I left off last time on our CSFF tour feature of The Telling by Mike Duran with a teaser. I reviewed the book, but didn't address the main idea of the book.
That requires a post of its own.
Mike's main character has a gift he calls "the Telling." It is basically prophecy - he gets words for people or others. It often comes with a physical sensation that makes him sick.
Prophecy isn't controversial, is it?
The problem in the book is the ninth gate of hell that happens to be nearby and is threatening to take over the small California town of Endurance.
A gate of hell isn't controversial, is it?
The demons that infiltrate Endurance make copies of people's bodies, creepy doppelgangers that know the person's every thought and desire.
That isn't controversial, is it?
None of this would be controversial if it weren't in the Christian fiction arena. The thing that could make it very risky is that there is a clear representation of faith and needing God's touch in the midst of more unorthodox aspects of the story.
I don't want to spoil the story, but needless to say Zeph Walker has some issues since he has a huge scar marring his mouth inflicted by a psychotic stepmother. After being hurt, he stopped using the Telling - or it left him. Either way, there's a theme of finding your way back to faith. The tagline for the book is awesome: A prophet never loses his calling, only his way.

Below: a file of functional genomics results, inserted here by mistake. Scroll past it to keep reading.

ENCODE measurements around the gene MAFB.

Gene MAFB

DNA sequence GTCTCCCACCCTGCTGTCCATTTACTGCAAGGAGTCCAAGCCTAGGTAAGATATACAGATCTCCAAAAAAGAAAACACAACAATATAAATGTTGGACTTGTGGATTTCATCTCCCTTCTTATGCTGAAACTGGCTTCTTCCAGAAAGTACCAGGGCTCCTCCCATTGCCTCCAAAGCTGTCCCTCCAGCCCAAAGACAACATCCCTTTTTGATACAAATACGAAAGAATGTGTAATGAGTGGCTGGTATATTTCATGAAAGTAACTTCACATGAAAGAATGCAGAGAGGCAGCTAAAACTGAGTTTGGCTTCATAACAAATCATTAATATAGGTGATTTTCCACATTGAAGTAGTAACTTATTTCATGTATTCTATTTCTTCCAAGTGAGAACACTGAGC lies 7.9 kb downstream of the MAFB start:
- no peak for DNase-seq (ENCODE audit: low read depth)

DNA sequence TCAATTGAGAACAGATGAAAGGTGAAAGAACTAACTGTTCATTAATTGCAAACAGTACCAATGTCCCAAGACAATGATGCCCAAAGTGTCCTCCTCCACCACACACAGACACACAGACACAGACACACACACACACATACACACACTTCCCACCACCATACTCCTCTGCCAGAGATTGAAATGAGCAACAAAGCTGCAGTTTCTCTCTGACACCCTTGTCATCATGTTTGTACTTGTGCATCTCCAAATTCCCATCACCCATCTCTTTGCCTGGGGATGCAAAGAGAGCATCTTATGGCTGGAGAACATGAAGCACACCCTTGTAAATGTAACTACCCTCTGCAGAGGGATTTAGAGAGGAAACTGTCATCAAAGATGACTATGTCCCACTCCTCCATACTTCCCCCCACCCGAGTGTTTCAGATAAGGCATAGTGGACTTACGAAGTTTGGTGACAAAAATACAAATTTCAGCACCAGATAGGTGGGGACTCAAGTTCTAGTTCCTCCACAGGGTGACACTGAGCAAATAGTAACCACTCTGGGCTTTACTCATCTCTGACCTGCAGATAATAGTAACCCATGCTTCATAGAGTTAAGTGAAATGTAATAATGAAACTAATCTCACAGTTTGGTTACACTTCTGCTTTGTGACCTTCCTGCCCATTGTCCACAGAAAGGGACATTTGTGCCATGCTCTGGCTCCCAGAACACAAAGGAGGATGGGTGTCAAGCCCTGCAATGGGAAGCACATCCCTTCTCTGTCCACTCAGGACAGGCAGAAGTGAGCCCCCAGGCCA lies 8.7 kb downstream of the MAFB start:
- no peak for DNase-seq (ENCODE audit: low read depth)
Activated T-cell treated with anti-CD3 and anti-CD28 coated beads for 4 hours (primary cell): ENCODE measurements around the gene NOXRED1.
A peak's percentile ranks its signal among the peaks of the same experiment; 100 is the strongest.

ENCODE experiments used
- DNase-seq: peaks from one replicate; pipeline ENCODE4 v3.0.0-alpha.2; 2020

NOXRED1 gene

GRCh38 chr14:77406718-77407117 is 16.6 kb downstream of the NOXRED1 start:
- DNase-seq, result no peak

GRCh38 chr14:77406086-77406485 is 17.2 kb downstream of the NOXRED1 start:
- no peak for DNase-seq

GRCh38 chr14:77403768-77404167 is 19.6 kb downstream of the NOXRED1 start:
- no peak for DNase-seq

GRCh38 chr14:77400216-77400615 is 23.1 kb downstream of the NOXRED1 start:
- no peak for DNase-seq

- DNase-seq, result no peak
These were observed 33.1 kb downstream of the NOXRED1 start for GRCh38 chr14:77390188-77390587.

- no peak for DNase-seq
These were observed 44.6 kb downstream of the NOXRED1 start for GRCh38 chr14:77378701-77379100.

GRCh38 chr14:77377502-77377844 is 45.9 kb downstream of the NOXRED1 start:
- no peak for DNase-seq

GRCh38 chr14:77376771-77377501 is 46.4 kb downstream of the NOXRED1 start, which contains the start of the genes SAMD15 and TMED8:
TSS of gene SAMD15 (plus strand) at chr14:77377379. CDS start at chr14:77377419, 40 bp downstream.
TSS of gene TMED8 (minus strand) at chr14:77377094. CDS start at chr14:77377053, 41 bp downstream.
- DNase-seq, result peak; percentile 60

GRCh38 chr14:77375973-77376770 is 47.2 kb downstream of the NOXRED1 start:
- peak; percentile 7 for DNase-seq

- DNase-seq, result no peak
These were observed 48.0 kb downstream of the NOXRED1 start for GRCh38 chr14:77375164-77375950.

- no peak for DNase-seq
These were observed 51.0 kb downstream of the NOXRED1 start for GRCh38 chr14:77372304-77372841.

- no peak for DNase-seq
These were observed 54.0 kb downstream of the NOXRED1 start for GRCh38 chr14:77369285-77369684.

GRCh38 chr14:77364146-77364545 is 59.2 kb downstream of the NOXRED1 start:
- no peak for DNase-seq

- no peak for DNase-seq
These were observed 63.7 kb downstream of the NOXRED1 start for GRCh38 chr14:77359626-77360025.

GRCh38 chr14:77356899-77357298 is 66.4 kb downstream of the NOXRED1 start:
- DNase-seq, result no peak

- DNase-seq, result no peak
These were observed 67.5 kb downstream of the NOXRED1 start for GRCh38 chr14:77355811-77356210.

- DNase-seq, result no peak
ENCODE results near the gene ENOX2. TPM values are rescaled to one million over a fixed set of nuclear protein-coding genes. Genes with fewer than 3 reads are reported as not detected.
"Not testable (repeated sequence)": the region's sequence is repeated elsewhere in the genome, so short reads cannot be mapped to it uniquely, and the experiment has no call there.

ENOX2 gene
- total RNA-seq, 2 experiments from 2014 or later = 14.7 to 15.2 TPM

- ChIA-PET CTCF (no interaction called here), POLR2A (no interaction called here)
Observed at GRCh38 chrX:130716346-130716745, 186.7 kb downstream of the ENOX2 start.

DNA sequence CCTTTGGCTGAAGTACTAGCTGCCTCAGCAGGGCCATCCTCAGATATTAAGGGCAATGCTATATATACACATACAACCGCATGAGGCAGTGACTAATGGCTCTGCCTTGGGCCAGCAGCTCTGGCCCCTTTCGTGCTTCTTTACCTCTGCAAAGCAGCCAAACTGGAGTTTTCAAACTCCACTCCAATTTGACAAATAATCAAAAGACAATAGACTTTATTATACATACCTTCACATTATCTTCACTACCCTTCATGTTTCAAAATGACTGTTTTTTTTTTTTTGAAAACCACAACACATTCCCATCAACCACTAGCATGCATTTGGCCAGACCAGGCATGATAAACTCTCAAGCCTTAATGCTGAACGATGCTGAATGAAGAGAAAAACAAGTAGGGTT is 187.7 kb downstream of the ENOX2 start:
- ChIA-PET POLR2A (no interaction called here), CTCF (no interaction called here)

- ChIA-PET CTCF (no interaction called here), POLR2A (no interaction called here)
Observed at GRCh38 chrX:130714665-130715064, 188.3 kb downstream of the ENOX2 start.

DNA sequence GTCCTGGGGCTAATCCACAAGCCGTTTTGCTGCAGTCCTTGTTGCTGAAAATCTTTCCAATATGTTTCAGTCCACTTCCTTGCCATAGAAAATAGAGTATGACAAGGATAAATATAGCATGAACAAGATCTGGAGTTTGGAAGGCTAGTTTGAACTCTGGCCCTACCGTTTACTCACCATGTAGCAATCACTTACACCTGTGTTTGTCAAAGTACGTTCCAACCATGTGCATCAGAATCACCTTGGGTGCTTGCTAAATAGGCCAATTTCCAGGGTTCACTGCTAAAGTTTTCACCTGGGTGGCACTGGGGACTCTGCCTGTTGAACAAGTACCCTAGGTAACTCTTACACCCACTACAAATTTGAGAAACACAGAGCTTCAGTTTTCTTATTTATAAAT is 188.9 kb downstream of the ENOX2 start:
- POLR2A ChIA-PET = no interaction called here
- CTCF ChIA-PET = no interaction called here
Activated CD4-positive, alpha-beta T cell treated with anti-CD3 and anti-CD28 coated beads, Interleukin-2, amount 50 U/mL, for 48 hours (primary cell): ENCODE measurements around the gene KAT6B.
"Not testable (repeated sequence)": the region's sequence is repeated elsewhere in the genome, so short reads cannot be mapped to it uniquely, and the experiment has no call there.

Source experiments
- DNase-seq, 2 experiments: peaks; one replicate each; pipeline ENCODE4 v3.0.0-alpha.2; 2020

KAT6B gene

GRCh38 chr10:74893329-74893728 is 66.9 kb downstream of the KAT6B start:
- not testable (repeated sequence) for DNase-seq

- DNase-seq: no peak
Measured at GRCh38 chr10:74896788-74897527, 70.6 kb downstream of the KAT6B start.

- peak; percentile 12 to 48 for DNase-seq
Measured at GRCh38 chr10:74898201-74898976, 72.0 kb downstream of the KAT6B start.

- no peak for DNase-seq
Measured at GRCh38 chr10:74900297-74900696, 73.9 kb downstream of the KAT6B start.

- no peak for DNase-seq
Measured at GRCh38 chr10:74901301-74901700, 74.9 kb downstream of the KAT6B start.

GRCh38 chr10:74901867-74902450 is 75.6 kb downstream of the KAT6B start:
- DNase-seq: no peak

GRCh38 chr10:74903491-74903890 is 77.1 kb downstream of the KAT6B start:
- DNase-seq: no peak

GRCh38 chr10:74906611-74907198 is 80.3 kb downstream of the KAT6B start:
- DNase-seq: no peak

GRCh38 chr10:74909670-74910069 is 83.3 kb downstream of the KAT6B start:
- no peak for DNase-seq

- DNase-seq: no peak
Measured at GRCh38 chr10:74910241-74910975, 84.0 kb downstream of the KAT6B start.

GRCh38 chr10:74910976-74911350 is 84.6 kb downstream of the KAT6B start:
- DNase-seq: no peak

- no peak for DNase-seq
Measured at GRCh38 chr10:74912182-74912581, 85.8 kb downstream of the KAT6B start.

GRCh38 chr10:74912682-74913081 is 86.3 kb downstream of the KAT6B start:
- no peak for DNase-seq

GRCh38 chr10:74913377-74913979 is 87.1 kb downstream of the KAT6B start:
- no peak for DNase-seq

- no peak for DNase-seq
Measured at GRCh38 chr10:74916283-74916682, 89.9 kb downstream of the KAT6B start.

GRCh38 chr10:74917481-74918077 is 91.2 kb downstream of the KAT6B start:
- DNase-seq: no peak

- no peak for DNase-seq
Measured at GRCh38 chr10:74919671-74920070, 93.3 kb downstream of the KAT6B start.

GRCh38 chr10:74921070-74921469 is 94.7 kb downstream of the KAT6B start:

So the theme of coming back is a decidedly Christian one. However, since The Telling mixes God with mythical gates of hell, demons that don't possess but make really good paper mache copies of people, strange demon fighters, and a blend of science and the occult - is it truly Christian fiction?
I say yes.
I don't believe a novel has to be orthodox to be Christian fiction. Maybe it comes from too much familiarity with Mike Duran - I know that he loves Jesus and loves the Church and the Word. But we have a huge precedent with C.S. Lewis and the Chronicles of Narnia. Witches and talking horses and all sorts of magic run through the story, yet all but the most conservative of Christians accept it as one of the prime examples of exemplary Christian fiction. Even though J.R.R. Tolkien didn't claim to be writing Christian fiction with The Lord Of The Rings, it is still considered a more veiled version of Narnia.
I know others will disagree. We had a fine gentleman with good thoughts leave the CSFF because too many stories we featured weren't orthodox enough for him. So whose orthodoxy will we use? In mine, prophecy is good to go, but other Christians won't agree to that at all. This will continue to be an issue no matter what we do.
I wish I had been able to visit the other blogs on the tour and see the chatter. Unfortunately between computer glitches and backed-up sewer lines in basements (honey, let's do a spontaneous renovation of the downstairs) I haven't seen much of anything. I aim to fix that and check out the opinions, because I'm sure this is going to be an interesting conversation. As always, our stalwart leader Becky Miller keeps up with the latest and greatest posts of the tour.